The Thomasville Police Department received the department’s 10th Commission for Accreditation for Law Enforcement Agencies re-accreditation award. 

THOMASVILLE – In November, Thomasville Police Chief Troy Rich and Accreditation Manager Lieutenant Kathy Baillargeon traveled to Covington, Ky., where, on behalf of the Thomasville Police Department, they received the department’s 10th Commission for Accreditation for Law Enforcement Agencies re-accreditation award. The Thomasville Police Department was awarded re-accreditation at the Advanced Law Enforcement Accreditation level.

Law enforcement agencies earning CALEA accreditation demonstrate best practices in policies and procedures, strengthening the agency’s relationship with its community and providing accountability measures to ensure the community receives the best law enforcement services possible.

“Achieving accreditation through CALEA is not mandatory; however, it enhances an agency’s opportunities to go beyond standard implementation of best practices,” Baillargeon said in a news release. “It is important to the Thomasville Police Department to earn CALEA accreditation each year, to further validate our agency’s ongoing commitment to our community.”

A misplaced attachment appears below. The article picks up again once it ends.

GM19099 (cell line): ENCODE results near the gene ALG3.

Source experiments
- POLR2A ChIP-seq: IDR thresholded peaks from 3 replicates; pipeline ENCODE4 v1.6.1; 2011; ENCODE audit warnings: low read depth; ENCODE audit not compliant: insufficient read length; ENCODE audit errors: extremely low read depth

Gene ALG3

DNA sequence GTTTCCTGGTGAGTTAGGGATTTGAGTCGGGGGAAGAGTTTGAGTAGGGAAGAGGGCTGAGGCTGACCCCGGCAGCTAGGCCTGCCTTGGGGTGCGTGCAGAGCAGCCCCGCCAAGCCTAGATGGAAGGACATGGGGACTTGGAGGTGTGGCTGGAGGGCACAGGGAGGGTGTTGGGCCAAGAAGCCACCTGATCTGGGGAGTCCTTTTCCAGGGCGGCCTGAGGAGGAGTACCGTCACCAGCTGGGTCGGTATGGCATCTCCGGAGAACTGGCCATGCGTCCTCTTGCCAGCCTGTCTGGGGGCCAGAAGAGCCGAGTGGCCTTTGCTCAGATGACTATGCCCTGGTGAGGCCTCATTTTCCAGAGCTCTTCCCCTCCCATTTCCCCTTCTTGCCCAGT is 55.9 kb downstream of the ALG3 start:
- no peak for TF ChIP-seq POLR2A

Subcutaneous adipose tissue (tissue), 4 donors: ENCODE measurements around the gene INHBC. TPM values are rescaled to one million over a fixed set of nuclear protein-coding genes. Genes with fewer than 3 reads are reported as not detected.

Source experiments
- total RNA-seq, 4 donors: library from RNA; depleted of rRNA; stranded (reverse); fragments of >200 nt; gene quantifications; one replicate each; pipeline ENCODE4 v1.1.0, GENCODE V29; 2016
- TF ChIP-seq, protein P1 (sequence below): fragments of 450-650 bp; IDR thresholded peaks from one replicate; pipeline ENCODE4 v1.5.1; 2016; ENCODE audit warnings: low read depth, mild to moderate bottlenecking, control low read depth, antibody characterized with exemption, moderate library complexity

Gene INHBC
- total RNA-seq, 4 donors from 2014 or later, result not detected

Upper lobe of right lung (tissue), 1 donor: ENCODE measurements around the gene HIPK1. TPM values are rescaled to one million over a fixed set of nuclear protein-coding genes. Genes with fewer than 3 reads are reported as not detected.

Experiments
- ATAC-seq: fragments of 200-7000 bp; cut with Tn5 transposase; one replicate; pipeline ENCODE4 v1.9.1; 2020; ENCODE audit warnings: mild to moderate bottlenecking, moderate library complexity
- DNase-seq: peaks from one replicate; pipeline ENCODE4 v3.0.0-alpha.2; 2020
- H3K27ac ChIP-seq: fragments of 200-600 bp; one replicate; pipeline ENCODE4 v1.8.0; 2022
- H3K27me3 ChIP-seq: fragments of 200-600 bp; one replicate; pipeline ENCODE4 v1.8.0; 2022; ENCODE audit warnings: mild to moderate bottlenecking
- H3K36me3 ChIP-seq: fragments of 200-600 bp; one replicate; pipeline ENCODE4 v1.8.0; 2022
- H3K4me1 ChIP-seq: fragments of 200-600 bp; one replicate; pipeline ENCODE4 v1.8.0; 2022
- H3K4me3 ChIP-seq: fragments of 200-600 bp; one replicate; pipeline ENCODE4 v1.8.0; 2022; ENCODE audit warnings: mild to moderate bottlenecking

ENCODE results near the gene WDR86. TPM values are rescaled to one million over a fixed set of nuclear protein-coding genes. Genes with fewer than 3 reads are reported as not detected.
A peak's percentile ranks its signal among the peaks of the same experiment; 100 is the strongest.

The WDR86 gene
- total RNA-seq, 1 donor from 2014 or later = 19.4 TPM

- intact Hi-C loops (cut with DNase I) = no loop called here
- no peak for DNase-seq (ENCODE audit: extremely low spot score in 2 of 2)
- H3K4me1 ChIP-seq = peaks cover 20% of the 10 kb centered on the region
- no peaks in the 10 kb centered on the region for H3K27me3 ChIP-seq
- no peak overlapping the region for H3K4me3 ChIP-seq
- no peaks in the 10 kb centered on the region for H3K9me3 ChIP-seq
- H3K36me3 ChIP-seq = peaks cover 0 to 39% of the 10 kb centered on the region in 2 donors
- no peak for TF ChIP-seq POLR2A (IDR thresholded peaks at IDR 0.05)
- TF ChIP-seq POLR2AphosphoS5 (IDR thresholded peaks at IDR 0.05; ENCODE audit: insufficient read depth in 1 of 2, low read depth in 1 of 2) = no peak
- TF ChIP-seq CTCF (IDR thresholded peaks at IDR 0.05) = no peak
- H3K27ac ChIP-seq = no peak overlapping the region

“Former Police Chief John Perry saw the importance in CALEA certification, and began the accreditation process in 1987,” Rich added. “The Thomasville Police Department has been nationally accredited since.”

Thomasville was the fifth department in the state of Georgia and 52nd in the United States to be nationally accredited.

“It is quite an honor and privilege for our department to maintain this accreditation year after year,” Rich added.

It is not an easy process for law enforcement agencies to earn CALEA Accreditation.

“The process occurs over a four-year period and includes file reviews and detailed assessments, including a thorough inspection of the department,” said Baillargeon. “Interviews are conducted from leadership to patrol officers and civilian staff. The assessors’ tour every area of the agency to verify what they have read on paper is what’s happening daily in our work. They also attend public hearings and meet with citizens.”

While all aspects of the process are equally important, Rich said that legitimacy doesn’t come from a badge, it comes from the community.

“If the community believes you are fair and just, CALEA will assist your law enforcement agency with police legitimacy,” he said.

The CALEA Accreditation symbol is recognized nationally as a symbol of excellence within an organization and a community.

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